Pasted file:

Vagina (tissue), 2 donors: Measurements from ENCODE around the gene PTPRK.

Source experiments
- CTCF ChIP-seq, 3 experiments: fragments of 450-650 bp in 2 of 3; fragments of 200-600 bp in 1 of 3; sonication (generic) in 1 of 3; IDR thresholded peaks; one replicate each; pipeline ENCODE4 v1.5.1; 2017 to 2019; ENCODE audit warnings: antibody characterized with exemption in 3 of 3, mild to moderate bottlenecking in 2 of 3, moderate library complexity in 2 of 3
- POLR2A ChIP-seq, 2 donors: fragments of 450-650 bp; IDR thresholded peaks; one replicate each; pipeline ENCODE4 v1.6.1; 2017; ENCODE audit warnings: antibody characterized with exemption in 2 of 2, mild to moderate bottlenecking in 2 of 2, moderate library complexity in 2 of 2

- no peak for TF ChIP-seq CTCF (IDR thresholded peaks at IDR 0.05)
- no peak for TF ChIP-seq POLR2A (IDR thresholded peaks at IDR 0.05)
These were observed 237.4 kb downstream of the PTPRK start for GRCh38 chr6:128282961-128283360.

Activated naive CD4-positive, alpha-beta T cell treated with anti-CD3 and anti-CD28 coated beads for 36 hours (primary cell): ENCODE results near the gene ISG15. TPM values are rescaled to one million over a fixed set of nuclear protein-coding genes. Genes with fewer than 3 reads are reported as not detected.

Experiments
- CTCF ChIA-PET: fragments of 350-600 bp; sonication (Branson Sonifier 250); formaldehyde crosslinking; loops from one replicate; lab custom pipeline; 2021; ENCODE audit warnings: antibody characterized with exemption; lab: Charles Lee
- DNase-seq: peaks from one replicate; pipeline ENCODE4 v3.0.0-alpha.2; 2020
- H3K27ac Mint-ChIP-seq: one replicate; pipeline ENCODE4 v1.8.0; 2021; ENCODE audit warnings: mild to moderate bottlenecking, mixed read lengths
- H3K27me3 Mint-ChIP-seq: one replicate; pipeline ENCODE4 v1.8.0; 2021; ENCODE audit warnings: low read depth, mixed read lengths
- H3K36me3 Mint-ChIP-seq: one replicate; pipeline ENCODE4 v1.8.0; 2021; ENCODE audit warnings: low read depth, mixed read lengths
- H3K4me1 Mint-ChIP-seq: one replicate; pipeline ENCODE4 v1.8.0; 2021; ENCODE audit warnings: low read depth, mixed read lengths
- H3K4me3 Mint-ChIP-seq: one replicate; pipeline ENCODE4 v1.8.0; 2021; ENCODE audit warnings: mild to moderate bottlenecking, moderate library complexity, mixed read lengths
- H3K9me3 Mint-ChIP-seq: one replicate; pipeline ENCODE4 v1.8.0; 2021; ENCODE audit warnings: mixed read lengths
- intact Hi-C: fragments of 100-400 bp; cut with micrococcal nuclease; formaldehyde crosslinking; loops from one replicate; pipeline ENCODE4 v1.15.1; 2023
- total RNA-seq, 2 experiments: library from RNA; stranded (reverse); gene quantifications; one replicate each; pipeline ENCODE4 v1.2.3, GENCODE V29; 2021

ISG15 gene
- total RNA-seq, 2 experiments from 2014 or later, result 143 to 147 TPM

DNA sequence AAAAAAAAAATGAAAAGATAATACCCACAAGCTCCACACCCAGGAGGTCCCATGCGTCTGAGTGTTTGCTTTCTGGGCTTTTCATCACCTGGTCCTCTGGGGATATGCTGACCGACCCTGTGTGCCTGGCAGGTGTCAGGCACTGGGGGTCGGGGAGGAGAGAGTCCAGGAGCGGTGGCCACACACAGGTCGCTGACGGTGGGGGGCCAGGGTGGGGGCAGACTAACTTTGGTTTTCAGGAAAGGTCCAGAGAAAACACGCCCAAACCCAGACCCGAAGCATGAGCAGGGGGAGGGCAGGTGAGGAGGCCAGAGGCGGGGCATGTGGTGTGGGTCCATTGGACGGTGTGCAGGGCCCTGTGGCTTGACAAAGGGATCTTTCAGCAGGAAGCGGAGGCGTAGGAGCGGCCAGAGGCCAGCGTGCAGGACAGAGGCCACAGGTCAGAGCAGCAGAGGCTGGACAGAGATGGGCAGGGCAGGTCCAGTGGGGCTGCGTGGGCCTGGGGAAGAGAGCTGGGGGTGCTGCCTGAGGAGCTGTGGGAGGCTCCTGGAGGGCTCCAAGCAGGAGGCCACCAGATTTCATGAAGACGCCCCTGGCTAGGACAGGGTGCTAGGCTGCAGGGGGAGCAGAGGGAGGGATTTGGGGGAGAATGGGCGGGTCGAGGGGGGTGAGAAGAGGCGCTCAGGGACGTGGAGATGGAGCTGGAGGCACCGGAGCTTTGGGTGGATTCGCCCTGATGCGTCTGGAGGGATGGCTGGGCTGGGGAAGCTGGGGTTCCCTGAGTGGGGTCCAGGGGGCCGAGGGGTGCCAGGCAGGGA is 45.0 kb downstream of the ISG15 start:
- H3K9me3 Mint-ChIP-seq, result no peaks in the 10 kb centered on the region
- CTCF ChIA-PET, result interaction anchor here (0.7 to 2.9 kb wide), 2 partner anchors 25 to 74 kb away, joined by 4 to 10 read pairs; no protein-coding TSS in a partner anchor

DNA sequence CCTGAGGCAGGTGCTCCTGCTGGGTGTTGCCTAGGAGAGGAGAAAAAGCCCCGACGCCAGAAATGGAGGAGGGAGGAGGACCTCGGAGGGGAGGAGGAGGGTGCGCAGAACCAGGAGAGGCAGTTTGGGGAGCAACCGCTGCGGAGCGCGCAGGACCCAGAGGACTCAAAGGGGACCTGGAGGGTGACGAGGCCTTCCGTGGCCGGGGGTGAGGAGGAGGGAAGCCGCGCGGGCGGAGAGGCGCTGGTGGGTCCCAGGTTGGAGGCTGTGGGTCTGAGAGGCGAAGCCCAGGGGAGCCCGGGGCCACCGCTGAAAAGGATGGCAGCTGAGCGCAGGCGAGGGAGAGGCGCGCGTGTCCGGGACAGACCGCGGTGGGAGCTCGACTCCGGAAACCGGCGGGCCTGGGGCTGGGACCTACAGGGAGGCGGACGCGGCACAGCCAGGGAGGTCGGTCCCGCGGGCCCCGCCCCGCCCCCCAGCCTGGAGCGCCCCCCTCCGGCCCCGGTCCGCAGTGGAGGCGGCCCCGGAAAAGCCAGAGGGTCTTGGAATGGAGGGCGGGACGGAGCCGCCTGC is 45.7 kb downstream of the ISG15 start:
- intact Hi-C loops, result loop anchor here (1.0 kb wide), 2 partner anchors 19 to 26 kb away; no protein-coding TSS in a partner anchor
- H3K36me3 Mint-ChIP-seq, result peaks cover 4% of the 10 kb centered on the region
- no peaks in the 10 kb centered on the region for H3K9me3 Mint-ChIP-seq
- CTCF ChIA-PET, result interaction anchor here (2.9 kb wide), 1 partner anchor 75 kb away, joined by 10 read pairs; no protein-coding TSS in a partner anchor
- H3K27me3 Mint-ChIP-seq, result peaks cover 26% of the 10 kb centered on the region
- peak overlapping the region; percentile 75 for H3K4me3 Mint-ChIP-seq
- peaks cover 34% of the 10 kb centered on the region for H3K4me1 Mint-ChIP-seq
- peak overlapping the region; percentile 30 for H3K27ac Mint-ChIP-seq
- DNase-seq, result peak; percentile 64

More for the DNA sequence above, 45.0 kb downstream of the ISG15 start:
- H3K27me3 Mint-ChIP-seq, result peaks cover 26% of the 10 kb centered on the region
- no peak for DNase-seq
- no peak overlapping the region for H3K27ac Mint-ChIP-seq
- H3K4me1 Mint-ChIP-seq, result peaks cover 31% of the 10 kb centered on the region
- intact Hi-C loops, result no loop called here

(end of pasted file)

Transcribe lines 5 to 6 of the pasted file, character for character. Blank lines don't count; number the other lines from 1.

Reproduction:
- no peak for TF ChIP-seq CTCF (IDR thresholded peaks at IDR 0.05)
- no peak for TF ChIP-seq POLR2A (IDR thresholded peaks at IDR 0.05)